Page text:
For around 30 years, sports economics has been growing as a discipline around the Western world, and economic issues in sport have become increasingly important. At the same time, economics research uses more and more sports data, particularly for testing theoretical hypotheses. Consequently, sports economics is now published in several specialized academic journals.
Soccer occupies a privileged place in this field: Current sports economics research is in large part dedicated to “the beautiful game”. This is mainly explained by the fact that soccer is the most popular sport in Europe and hence the quantity of available data is larger than for any other sport. Soccer perfectly illustrates current research into the economics of sport.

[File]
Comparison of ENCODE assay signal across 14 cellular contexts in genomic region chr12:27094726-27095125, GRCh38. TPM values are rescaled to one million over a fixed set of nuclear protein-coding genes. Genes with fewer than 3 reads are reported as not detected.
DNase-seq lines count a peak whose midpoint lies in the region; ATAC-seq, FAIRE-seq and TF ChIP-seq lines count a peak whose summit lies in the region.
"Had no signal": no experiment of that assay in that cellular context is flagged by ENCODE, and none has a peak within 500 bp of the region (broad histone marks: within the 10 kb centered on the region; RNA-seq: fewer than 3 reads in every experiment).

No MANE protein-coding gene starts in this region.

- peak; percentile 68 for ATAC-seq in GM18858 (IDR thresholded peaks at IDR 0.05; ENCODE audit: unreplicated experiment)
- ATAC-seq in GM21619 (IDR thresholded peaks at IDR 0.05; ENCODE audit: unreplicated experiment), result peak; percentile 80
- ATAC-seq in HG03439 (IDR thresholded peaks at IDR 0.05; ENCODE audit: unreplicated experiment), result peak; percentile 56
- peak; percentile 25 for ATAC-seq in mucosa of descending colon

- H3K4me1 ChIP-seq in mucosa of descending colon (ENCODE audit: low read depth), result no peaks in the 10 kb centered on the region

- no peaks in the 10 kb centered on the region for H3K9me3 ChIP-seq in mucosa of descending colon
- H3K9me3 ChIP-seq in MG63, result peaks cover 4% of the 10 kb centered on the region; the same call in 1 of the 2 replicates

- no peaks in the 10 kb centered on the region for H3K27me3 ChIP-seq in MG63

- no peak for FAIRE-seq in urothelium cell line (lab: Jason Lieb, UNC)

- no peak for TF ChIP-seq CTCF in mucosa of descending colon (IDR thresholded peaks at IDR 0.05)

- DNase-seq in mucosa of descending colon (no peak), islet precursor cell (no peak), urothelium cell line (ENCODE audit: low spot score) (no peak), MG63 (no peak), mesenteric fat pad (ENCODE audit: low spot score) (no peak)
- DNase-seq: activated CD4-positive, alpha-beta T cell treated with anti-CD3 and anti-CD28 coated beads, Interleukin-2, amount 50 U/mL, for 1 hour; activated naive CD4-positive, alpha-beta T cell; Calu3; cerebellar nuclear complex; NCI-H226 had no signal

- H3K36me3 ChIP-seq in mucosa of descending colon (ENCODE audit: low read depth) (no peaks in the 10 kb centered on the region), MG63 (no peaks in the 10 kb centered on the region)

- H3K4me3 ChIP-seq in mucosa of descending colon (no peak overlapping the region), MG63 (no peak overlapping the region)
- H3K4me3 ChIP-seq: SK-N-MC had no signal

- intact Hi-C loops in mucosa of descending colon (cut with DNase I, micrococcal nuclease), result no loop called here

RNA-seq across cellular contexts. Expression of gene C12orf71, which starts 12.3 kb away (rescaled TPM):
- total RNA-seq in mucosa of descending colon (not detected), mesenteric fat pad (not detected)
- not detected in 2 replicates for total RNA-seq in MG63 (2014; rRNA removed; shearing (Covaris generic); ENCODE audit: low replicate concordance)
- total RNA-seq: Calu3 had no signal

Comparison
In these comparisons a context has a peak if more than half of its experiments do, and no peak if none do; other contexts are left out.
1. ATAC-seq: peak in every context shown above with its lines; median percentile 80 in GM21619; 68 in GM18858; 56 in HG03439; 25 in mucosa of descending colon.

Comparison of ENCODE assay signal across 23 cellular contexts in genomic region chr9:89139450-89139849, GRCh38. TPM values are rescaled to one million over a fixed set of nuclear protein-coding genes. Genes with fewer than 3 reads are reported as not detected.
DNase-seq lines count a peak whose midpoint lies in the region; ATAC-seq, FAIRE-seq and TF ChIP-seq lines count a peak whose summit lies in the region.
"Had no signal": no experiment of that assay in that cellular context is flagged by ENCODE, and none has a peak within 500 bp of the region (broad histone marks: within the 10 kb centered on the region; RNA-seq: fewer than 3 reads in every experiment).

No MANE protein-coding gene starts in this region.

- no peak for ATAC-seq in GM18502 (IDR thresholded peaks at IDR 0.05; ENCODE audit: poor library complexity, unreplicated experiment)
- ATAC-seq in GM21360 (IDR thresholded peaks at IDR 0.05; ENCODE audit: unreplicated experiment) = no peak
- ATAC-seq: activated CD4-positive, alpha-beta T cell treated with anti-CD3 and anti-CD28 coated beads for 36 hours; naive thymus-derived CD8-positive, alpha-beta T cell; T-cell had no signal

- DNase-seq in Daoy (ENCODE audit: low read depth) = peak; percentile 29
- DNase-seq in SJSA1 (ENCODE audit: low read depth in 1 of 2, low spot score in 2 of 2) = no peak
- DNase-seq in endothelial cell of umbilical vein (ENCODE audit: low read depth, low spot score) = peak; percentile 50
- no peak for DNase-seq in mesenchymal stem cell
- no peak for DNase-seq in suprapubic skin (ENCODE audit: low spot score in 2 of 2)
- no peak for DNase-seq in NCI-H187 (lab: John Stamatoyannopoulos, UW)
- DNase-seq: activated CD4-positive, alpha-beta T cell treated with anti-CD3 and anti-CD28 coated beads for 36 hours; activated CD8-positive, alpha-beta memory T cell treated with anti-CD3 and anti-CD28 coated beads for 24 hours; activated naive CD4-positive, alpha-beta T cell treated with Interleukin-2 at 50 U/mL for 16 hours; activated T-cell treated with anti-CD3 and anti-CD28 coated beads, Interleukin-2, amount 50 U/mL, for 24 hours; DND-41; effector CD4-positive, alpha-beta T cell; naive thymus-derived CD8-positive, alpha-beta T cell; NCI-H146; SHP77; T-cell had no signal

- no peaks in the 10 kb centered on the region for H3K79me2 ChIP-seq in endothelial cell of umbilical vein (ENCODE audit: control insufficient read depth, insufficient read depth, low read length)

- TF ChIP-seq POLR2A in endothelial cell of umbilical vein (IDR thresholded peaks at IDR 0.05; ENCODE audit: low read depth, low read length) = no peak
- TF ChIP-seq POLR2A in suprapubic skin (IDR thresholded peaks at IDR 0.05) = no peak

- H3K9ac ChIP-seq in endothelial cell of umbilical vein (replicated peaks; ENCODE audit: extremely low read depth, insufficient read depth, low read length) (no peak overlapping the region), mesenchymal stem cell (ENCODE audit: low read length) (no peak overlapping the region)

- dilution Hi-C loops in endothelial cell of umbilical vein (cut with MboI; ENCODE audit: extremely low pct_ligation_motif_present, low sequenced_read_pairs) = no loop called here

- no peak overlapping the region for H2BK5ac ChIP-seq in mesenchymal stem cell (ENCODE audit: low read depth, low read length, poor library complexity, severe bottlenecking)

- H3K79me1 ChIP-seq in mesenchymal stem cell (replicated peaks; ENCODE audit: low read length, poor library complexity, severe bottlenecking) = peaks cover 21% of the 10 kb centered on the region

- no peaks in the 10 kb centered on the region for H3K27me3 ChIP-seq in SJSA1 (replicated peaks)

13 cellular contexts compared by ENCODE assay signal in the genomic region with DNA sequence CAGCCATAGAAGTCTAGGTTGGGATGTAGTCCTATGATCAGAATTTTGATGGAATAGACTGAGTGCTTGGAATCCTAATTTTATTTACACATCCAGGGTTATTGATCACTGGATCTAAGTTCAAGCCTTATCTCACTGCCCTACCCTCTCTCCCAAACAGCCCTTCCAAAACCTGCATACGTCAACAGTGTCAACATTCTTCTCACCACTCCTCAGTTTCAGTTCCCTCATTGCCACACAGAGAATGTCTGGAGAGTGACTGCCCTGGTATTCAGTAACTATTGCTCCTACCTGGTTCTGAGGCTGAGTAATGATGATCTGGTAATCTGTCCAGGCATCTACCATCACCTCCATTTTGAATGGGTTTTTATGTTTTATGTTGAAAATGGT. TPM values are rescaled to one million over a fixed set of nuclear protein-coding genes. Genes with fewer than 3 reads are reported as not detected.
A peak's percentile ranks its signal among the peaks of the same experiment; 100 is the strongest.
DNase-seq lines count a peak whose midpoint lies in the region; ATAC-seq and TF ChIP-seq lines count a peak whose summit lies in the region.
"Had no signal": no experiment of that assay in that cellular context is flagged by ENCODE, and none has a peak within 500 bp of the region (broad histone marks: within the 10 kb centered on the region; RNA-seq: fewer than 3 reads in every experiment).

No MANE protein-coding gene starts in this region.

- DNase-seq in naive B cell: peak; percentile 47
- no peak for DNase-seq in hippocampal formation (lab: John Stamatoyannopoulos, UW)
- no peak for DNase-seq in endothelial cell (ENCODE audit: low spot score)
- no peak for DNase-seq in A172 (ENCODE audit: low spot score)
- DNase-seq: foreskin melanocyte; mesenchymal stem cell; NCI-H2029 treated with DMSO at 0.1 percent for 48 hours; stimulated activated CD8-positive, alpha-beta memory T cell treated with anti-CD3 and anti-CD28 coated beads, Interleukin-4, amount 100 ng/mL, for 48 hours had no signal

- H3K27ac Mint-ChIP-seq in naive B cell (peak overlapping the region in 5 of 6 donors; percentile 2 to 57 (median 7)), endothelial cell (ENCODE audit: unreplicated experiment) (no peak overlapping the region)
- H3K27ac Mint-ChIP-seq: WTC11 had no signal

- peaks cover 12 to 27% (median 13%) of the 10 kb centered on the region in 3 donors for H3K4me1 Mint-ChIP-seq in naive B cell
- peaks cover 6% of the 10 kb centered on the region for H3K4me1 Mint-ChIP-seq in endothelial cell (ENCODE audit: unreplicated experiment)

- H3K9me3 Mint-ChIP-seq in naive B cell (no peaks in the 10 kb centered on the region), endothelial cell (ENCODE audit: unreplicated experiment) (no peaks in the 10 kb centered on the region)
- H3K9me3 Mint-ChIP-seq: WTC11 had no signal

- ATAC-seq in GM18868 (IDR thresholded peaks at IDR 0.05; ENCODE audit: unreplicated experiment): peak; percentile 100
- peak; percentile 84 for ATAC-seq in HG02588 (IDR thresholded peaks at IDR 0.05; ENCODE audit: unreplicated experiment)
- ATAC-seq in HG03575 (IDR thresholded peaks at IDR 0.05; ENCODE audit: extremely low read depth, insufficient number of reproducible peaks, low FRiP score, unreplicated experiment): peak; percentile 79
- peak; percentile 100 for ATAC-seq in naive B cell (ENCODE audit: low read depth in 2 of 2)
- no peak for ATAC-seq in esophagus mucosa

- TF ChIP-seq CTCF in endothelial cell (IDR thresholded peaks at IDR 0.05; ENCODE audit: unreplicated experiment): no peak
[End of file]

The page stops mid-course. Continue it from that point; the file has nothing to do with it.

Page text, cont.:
“Football” questions are numerous and raised in different fields of economics: the growth of inequality among clubs, championships and players; game theory to decide whether to take a penalty kick; psychological economics to decide whether or not to go first in a penalty shoot-out; indicators of inequality of the competitive equilibrium of championships; rational addiction models to quantify supporter expenditure and to analyse specific factors (e.g., passion, uncertainty of results); the specific business logics of soccer teams (victories/profit); analysis of individual productivity within teams; the specificity of the labour market for players and trainers; the impact of social norms on individual and collective behaviour on the pitch; voting theory to decide on the best player, etc.